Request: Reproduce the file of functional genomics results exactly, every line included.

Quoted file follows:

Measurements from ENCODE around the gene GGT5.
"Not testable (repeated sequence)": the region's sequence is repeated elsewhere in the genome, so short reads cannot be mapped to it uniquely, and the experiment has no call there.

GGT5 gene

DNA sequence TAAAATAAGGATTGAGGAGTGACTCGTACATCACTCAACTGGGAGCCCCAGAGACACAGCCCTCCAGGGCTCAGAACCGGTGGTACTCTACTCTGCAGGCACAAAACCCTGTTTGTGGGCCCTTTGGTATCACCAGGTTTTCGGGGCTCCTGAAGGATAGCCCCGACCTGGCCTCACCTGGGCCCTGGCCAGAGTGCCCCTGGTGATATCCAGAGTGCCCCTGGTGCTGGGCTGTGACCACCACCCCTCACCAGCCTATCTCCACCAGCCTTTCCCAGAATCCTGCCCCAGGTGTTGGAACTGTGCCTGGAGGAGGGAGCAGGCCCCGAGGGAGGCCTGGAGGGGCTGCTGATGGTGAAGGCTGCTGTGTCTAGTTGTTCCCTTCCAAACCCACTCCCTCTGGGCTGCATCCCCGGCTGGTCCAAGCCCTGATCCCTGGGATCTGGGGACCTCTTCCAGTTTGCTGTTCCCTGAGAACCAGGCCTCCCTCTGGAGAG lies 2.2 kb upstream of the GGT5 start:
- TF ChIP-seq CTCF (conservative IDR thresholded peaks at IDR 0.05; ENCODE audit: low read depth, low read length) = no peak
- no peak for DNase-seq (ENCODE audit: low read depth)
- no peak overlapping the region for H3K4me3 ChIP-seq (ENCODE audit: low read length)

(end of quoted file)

Measurements from ENCODE around the gene GGT5.
"Not testable (repeated sequence)": the region's sequence is repeated elsewhere in the genome, so short reads cannot be mapped to it uniquely, and the experiment has no call there.

GGT5 gene

DNA sequence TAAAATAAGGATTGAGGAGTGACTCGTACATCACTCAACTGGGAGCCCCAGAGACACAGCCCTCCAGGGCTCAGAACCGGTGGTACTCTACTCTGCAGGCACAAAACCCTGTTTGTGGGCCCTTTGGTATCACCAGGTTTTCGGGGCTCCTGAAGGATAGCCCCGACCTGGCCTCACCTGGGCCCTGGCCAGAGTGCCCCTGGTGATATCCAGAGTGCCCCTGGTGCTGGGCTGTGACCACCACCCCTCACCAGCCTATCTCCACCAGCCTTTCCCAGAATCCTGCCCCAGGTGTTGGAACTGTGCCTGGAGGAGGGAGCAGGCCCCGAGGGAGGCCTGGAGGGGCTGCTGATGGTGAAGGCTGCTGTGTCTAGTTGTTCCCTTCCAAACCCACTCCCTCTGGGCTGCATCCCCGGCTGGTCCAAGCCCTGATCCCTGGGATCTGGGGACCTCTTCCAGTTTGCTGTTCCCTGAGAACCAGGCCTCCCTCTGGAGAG lies 2.2 kb upstream of the GGT5 start:
- TF ChIP-seq CTCF (conservative IDR thresholded peaks at IDR 0.05; ENCODE audit: low read depth, low read length) = no peak
- no peak for DNase-seq (ENCODE audit: low read depth)
- no peak overlapping the region for H3K4me3 ChIP-seq (ENCODE audit: low read length)